for quite some time to connect via SonicWall, Nortel, Checkpoint, and
Microsoft VPN clients.

Some other possible thoughts are that the wired IP address is set up in the
DMZ on the router, or that the timing is just a little slow from wireless,
and the VPN server has timing parameters set too tightly. That would have
to be adjusted at the VPN server side.

Are you trying to connect both wireless and wired at the same time? Some
routers only allow one VPN tunnel, although I haven't seen that problem.

Your NAT router is going to present all of the addresses on your private
network as a single IP address to the internet, and do some port management
to keep them differentiated internally. The Nortel server that I connect
to makes note of "IPSec NAT Transversal: Active on port 10000" for the
first connection. The VPN server might also be seeing a second attempt
from the same IP address, and only allow one. Mine allows only two.
Sometimes if I am having connection troubles (like a marginal wireless
connection), I can get blocked from reconnecting for a little while because
my reconnect is seen as a violation of the "only two" rule.

Is the wired connection that works the same machine? If not, can you
rearrange connections and IP addresses to try the lowest IP address as
wireless?

I would certainly update the firmware to the latest rev.

--
---
Clarence A Dold - Hidden Valley (Lake County) CA USA 38.8-122.5
Anonymous
January 5, 2005 10:20:40 PM

Archived from groups: alt.internet.wireless (More info?)

brandon.mathews@gmail.com wrote:
> Well I got it to work after messing around with the VPN client. In the
> tunnel properties you can either specify which card to use and it was
> defaulted to "Any Interface". Even though it should have worked for

After installing the wireless card, removing and reinstalling the VPN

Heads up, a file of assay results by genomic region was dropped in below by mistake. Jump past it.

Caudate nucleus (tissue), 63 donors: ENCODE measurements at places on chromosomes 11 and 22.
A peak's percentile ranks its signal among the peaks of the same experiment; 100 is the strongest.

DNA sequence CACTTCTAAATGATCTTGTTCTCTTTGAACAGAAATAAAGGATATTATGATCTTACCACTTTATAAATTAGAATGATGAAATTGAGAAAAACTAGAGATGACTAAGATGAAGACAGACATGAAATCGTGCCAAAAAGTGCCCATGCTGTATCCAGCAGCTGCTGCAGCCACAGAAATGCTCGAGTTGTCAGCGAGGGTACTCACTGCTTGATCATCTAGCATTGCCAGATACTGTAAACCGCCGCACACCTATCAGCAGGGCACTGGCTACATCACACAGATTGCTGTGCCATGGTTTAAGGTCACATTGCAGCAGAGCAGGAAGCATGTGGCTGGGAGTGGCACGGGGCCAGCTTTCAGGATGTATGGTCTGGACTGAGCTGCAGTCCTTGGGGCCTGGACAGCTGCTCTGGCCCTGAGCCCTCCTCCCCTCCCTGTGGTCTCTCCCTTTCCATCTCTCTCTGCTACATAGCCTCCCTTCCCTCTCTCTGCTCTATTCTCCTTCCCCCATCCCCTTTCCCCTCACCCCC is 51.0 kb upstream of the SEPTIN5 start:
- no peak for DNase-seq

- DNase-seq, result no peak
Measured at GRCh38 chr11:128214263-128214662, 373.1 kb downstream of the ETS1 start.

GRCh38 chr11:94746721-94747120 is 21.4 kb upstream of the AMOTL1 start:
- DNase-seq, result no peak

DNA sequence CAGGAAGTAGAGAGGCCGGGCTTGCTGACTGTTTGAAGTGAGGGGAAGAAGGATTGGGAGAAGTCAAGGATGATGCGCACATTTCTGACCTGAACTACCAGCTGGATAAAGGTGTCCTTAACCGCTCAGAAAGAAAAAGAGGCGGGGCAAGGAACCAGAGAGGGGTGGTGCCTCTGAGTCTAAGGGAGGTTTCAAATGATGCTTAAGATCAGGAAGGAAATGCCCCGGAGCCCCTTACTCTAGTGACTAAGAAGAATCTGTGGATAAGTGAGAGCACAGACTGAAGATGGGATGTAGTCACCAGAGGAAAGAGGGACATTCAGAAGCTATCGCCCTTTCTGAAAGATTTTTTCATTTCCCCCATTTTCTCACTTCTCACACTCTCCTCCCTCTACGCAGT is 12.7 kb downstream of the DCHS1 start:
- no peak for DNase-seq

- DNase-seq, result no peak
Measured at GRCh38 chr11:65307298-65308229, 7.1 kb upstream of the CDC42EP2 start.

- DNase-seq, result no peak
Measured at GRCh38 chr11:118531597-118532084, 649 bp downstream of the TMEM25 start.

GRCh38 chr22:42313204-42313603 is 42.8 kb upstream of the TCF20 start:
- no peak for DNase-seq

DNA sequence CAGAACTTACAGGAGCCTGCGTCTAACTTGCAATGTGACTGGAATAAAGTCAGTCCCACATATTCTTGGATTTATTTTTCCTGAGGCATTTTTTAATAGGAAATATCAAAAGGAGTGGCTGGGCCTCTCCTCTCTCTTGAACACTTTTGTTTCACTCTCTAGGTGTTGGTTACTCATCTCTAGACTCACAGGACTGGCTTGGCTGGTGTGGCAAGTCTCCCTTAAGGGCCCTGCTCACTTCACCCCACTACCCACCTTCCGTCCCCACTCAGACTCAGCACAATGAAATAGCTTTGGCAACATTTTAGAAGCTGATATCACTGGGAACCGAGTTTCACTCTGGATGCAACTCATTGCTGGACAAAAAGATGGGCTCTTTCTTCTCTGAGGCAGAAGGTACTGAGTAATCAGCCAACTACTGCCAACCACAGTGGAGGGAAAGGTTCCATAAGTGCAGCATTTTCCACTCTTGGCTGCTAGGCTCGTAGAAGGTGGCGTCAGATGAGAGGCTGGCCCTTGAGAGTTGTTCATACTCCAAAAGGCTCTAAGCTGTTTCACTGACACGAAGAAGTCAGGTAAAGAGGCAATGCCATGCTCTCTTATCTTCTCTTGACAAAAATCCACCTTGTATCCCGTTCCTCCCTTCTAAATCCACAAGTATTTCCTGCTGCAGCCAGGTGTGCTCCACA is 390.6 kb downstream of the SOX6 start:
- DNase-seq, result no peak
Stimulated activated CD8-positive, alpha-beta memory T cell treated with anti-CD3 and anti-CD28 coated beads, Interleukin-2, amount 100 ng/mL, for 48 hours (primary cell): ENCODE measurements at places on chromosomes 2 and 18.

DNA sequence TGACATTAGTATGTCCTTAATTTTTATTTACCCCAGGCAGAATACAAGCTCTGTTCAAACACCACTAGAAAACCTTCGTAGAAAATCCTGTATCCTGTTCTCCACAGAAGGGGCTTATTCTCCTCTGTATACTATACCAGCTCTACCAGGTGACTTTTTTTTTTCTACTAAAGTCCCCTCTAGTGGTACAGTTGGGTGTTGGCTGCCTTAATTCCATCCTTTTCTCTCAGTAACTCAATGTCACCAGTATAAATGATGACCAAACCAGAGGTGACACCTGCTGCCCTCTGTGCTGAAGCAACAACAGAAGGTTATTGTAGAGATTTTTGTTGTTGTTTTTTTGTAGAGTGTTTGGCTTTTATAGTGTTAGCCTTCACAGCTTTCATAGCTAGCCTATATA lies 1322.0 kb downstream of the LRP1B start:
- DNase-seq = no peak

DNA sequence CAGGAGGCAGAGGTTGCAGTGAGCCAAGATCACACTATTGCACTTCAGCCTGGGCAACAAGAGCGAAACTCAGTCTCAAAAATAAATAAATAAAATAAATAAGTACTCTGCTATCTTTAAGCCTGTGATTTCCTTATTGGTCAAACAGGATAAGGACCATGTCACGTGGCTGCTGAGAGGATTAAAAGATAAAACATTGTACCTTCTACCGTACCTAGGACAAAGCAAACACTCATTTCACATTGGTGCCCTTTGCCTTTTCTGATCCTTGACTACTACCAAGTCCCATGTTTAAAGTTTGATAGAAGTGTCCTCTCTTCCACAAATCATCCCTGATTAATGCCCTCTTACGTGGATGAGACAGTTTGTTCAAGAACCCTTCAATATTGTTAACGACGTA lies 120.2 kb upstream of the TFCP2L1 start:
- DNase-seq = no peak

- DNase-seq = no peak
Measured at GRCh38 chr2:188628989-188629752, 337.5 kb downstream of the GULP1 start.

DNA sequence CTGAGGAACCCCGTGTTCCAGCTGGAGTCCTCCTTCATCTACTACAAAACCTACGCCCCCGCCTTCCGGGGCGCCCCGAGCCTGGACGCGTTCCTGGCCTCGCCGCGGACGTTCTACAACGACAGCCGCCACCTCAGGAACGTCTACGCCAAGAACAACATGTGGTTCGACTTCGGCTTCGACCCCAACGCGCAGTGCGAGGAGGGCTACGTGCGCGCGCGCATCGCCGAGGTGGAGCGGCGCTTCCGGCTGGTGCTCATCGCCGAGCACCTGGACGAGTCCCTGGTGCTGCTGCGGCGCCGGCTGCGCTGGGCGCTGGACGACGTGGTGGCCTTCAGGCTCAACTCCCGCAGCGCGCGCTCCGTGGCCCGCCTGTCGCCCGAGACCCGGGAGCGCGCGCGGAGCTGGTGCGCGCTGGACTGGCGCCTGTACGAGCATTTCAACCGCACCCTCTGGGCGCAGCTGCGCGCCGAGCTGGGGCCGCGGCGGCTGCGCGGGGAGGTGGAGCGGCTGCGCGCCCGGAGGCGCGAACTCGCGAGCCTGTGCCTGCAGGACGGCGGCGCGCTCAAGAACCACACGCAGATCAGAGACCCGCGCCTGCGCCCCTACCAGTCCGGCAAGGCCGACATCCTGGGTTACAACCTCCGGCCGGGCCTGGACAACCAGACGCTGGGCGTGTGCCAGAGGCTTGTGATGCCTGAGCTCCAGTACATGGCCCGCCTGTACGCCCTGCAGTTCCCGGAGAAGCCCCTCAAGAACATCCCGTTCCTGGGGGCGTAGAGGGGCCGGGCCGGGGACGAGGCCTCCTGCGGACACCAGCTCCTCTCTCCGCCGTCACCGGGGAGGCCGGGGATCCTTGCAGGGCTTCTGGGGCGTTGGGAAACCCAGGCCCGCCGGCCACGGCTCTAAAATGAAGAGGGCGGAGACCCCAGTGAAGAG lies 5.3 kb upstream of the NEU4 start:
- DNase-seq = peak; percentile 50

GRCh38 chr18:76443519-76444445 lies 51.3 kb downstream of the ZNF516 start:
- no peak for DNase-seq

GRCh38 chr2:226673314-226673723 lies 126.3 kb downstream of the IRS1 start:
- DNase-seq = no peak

client package might allow it to recognize all of the interfaces.
Adding a card to an existing VPN system doesn't seem to work as reliably,
even though it is set for "Any Interface".

--
---
Clarence A Dold - Hidden Valley (Lake County) CA USA 38.8-122.5
Anonymous
January 5, 2005 10:44:05 PM

Archived from groups: alt.internet.wireless (More info?)

<brandon_mathews@msn.com> wrote:

> I have a Belkin F506230-3(older model) that I use to access the
> Internet wirelessly at home. I can Remote Desktop to my work with the
> Intel NetStructure VPN as long as I have a wired connection to the
> router. If I try and connect wirelessly, the VPN client gives me a
> message: "*** Error: Unable to transmit". I can connect to the VPN
> wirelessly though through my in-law's linksys router. What might be
> the difference in the two routers? Does anyone know of any setup issue
> that might take care of this?

From Belkin's product literature, available at
<http://www.belkin.com/support/download/download.asp?cat...
ode=>, it looks like the 7230 is the first of their wireless boxes to
advertise VPN pass-through. You'll probably need to replace the 6230
with something newer.
!